Rebecca Lee Crumpler
Quick Look At Crumpler
Rebecca Lee Crumpler was known as the first African American woman to earn a medical degree in the U.S., and she spent much of her career providing medical services to formerly enslaved people after the Civil War.
Rebecca Lee Crumpler was born Rebecca Davis, February 8, 1831, in Delaware. She grew up in Pennsylvania where she was raised by her aunt, who cared for sick neighbors. Her early exposure to nursing influenced her career. In 1852, Crumpler moved to Massachusetts, where she worked as a nurse. Later that year, she married Wyatt Lee, who would later pass away in 1863.
Crumpler was accepted into New England Female Medical College (NEFMC) in 1860. This was special because few schools accepted African Americans during this time due to racial discrimination. NEFMC was the first school in America to train women hoping to become doctors. In 1864, Crumpler graduated from NEFMC, making history by becoming the first certified Black female doctor in America. Around the time of her graduation, she remarried Arthur Crumpler. NEFMC closed in 1873, and Crumpler was the only Black person to ever graduate from this school.
After graduating, Crumpler began to practice in Boston, but she was drawn to Richmond, Virginia after the Civil War. Crumpler and her husband moved to Richmond, where she collaborated with missionary groups like Freedman's Bureau to help care for freed African Americans. She mostly cared for very poor people who wouldn't have had access to medical care if it weren't for her. In 1869, Crumpler moved back to Boston, where she had her first and only child, Lizzie Sinclair Crumpler. In Boston, she lived in a predominantly Black neighborhood, and she treated patients in her home, even when they didn't have enough money to pay for medical care. Crumpler wrote a book titled, "A Book of Medical Discourses," which was full of advice for other physicians, and people in the medical field. She passed away on March 9, 1895.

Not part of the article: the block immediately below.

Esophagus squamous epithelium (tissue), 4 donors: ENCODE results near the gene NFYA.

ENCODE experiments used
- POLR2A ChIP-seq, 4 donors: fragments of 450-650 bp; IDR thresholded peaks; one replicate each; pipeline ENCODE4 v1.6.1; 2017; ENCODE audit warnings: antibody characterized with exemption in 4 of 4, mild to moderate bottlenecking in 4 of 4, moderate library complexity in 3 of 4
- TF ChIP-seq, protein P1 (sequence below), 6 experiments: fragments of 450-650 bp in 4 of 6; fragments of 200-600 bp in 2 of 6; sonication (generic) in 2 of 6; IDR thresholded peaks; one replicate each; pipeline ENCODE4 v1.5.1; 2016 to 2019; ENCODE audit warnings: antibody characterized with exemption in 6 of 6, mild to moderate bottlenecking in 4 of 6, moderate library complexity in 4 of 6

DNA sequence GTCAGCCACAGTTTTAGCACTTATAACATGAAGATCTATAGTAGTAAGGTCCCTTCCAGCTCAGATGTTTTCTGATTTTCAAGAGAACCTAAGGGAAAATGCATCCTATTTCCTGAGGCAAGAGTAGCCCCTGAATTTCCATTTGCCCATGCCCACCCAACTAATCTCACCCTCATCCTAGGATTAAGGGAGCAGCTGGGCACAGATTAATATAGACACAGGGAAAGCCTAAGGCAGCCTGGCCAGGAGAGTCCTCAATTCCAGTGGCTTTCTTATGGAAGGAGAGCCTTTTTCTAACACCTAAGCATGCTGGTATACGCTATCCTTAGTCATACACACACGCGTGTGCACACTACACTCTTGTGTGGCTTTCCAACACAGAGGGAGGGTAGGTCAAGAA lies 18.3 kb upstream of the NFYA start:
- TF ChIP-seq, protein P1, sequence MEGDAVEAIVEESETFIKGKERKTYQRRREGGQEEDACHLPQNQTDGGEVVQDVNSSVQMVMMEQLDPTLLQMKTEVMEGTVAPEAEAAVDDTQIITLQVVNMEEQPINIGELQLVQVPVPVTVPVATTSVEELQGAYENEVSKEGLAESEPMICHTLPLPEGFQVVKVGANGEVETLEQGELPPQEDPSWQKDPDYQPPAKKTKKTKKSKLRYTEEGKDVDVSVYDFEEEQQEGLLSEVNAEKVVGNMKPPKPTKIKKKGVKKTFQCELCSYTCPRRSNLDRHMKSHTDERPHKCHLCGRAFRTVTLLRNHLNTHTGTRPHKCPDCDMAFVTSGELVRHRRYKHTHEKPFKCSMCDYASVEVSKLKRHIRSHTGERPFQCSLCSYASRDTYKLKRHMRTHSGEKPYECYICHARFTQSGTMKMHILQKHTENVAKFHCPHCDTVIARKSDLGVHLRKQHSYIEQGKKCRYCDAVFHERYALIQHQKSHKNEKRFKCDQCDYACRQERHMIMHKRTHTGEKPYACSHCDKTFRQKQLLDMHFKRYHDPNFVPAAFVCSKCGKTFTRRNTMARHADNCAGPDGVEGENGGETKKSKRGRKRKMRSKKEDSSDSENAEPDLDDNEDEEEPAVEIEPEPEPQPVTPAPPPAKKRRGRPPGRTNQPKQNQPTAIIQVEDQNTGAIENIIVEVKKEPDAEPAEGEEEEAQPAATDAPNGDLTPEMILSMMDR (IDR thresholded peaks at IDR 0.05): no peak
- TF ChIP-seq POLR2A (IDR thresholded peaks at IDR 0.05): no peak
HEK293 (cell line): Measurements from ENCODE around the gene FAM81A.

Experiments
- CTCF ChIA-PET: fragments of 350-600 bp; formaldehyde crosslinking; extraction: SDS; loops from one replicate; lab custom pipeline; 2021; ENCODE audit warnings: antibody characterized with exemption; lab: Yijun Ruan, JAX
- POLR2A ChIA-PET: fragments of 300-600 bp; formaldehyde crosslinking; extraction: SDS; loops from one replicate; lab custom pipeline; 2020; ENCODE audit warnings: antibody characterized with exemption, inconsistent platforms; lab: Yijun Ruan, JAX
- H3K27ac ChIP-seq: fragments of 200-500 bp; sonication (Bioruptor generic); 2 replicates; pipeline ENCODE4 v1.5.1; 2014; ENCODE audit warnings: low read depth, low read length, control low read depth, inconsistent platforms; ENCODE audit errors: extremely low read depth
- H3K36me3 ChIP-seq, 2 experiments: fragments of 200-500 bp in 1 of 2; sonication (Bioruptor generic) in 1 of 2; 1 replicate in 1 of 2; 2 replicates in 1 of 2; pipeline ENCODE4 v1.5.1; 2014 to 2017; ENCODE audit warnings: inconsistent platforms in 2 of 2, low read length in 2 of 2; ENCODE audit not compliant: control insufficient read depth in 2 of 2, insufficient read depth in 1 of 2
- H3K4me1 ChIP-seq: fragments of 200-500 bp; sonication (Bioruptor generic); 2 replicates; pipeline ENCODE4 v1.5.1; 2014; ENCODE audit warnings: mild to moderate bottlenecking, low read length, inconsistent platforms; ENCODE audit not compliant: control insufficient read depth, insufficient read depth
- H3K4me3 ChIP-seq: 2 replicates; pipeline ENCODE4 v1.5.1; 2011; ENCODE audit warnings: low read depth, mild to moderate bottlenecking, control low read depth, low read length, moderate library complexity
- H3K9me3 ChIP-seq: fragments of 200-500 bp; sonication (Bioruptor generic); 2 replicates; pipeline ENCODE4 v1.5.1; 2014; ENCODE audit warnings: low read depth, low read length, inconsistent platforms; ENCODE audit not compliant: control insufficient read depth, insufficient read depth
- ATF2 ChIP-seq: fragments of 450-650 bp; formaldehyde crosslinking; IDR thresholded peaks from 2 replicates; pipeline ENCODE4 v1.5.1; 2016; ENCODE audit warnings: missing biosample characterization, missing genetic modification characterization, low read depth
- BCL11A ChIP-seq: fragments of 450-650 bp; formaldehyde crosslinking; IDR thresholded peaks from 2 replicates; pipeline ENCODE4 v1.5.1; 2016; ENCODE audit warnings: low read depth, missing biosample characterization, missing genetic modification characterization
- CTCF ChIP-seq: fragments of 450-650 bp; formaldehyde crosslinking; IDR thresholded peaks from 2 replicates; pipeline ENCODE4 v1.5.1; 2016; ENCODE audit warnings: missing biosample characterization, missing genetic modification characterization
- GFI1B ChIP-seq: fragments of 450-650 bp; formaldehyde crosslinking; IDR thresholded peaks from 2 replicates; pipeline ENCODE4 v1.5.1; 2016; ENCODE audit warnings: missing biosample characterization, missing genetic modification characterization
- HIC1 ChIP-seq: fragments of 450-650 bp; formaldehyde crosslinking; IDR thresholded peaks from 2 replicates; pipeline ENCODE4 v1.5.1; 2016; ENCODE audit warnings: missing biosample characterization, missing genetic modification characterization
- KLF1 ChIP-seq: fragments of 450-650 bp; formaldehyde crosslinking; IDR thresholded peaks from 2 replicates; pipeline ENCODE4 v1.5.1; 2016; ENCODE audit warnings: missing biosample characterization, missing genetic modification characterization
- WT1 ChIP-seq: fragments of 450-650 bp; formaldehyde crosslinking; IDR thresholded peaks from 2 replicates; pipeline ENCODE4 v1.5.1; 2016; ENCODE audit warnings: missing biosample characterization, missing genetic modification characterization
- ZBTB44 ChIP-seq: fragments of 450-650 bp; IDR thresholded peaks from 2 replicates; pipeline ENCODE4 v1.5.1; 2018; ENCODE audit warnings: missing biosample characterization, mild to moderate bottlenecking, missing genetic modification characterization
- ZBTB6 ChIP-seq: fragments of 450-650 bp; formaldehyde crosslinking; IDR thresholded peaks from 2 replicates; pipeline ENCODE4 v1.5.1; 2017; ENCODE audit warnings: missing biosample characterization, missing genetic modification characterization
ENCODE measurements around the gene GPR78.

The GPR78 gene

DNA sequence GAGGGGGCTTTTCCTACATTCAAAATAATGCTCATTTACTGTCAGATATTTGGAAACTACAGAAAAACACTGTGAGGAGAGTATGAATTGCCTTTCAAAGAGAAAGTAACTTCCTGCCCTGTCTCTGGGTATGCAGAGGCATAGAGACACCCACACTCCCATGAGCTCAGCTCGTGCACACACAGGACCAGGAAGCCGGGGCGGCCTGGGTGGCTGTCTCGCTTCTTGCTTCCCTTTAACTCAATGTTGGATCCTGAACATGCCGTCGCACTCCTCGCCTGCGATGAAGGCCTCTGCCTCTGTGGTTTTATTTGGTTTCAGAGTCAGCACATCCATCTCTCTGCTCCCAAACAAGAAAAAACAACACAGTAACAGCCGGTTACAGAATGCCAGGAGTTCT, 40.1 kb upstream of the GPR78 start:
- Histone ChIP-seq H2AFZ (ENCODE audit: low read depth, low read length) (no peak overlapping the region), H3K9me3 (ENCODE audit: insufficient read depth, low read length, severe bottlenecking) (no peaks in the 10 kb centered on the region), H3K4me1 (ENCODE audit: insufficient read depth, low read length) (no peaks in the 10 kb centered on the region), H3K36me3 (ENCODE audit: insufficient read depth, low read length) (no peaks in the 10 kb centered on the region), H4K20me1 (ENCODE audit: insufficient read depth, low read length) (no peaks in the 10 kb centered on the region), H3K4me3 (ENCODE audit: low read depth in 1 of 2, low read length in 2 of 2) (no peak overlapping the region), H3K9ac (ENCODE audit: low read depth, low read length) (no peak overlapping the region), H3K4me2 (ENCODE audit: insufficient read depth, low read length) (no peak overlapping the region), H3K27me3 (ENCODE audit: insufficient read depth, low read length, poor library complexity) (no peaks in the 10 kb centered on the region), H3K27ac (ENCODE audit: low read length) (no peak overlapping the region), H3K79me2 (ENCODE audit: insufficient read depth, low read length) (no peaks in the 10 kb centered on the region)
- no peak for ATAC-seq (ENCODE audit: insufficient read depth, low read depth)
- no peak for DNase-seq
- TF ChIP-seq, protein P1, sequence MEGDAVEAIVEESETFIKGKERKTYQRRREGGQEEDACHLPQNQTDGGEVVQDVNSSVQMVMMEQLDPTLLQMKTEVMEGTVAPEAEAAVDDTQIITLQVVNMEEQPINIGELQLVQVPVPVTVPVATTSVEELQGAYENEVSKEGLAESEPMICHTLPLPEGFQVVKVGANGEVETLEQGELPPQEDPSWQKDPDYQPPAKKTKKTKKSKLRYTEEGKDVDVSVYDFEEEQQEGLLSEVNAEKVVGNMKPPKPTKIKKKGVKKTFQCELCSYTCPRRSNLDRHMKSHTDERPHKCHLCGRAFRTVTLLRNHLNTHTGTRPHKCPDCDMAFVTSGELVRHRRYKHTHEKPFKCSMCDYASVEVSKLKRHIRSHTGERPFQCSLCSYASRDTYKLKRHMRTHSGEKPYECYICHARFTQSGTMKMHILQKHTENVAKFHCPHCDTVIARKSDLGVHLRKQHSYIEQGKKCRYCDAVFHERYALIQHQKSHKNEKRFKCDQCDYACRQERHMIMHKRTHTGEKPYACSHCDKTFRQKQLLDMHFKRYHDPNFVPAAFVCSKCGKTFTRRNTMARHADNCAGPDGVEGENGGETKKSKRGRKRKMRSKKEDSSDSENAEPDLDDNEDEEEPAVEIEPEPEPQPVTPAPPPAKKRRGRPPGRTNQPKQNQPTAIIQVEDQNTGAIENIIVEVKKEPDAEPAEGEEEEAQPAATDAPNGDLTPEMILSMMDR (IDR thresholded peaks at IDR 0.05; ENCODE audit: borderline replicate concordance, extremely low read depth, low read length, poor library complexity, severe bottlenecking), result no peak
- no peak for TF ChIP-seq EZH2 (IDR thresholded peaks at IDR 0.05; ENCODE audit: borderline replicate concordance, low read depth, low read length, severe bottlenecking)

Rebecca Lee Crumpler was an extraordinary physician who faced discrimination daily but still overcame her challenges to help others. Without her, thousands of people wouldn't have received the medical care that they needed. She was an inspiration and a motivation for others who doubt their ability to do things.